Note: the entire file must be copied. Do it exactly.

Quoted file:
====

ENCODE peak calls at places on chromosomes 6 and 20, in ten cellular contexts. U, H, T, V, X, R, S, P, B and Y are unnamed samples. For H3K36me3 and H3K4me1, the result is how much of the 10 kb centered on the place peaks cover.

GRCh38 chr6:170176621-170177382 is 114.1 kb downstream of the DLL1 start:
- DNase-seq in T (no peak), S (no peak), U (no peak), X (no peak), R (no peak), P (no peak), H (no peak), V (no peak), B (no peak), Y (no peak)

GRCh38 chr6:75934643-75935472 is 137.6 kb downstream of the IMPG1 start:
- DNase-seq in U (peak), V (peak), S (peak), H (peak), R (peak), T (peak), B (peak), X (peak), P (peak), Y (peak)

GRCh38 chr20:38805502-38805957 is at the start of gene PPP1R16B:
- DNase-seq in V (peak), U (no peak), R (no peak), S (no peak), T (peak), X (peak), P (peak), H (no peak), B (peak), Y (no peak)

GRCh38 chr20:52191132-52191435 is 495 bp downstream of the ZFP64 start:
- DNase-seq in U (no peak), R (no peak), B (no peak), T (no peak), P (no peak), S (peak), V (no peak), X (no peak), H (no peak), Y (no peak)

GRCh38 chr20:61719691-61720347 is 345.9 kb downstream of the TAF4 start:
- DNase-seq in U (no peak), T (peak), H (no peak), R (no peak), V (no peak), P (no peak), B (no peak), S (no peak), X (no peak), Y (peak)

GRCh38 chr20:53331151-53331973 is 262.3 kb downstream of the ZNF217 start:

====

ENCODE peak calls at places on chromosomes 6 and 20, in ten cellular contexts. U, H, T, V, X, R, S, P, B and Y are unnamed samples. For H3K36me3 and H3K4me1, the result is how much of the 10 kb centered on the place peaks cover.

GRCh38 chr6:170176621-170177382 is 114.1 kb downstream of the DLL1 start:
- DNase-seq in T (no peak), S (no peak), U (no peak), X (no peak), R (no peak), P (no peak), H (no peak), V (no peak), B (no peak), Y (no peak)

GRCh38 chr6:75934643-75935472 is 137.6 kb downstream of the IMPG1 start:
- DNase-seq in U (peak), V (peak), S (peak), H (peak), R (peak), T (peak), B (peak), X (peak), P (peak), Y (peak)

GRCh38 chr20:38805502-38805957 is at the start of gene PPP1R16B:
- DNase-seq in V (peak), U (no peak), R (no peak), S (no peak), T (peak), X (peak), P (peak), H (no peak), B (peak), Y (no peak)

GRCh38 chr20:52191132-52191435 is 495 bp downstream of the ZFP64 start:
- DNase-seq in U (no peak), R (no peak), B (no peak), T (no peak), P (no peak), S (peak), V (no peak), X (no peak), H (no peak), Y (no peak)

GRCh38 chr20:61719691-61720347 is 345.9 kb downstream of the TAF4 start:
- DNase-seq in U (no peak), T (peak), H (no peak), R (no peak), V (no peak), P (no peak), B (no peak), S (no peak), X (no peak), Y (peak)

GRCh38 chr20:53331151-53331973 is 262.3 kb downstream of the ZNF217 start: